'Eat rice or potatoes': Agriculture CS Linturi tells Kenyans amid maize shortage

'Eat rice or potatoes': Agriculture CS Linturi tells Kenyans amid maize shortage

Agriculture CS Mithika Linturi during a past briefing. PHOTO | COURTESY

Agriculture Cabinet Secretary Mithika Linturi has now called on Kenyans to consume other food products apart from maize owing to the prolonged shortage being witnessed in the country.

Speaking on Tuesday when he appeared before the Parliamentary committee on Agriculture and Livestock, CS Linturi said other countries are presently unwilling to sell their maize to Kenya in fear of a looming shortage and thus citizens should consider alternatives.

The CS, to support this, said the government has since already imported about 43 metric tonnes of rice into the country to ensure there is enough food supply.

“We are trying to look for maize out there but the truth of the matter is that it is not there,” explained Linturi.

“Some of the countries we have approached do not want to share their maize with us because they are afraid of their food security. I, therefore, urge Kenyans to embrace rice, potatoes, and other food substitutes. We have already brought tonnes of rice and we are bringing more next week.”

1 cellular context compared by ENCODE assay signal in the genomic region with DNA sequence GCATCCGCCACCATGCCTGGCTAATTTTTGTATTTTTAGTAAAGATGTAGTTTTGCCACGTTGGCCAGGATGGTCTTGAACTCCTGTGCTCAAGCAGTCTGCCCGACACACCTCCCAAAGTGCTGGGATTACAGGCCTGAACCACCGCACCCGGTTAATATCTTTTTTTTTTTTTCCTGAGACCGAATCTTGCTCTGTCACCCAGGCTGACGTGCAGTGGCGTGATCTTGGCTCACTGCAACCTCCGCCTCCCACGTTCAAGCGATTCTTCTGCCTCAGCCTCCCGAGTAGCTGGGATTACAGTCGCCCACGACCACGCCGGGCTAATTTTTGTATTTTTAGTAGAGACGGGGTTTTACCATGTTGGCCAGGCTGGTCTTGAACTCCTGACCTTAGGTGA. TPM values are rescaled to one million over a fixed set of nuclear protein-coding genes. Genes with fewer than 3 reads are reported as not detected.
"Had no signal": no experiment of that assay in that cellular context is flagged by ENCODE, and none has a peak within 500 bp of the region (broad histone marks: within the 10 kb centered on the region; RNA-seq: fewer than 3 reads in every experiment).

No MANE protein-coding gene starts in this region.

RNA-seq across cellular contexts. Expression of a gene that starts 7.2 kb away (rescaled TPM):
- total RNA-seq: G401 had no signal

The CS consequently expressed the government’s commitment to ensuring there is adequate food to cushion Kenyans following the prolonged drought, saying it had also imported 1,305 metric tonnes of maize.

“We have put in place adequate mechanisms to ensure the country has enough food. We expect when these commodities come into the market, prices will come down,” the CS said.

In the same light, Linturi implored farmers to sell their maize to the government since importation would lower the prices in the market.

“In another ten days, we will have landed in this country with enough rice and maize. I ask you, members, to ask farmers to release any maize they are holding as prices will crush when this maize comes in," he said.

Linturi’s remarks follow those of his predecessor, former Agriculture CS Peter Munya, who made a similar statement last year where he urged Kenyans not to over-depend on maize, which is the country’s staple food, but to try other types of indigenous foods.

“We are looking to remove the import charges and we have begun looking for maize in the neighbouring countries since our country has been experiencing drought. We are in talks with countries like Zambia and Uganda...and I don’t want to talk much before the deal is finalised,” he said in July 2022.

“If you go through this agricultural show, you will see different types of food; it is good that Kenyans don’t eat only one type of food when they grow different varieties. For our bodies to have strength, we need to depend on other types of food other than maize.”

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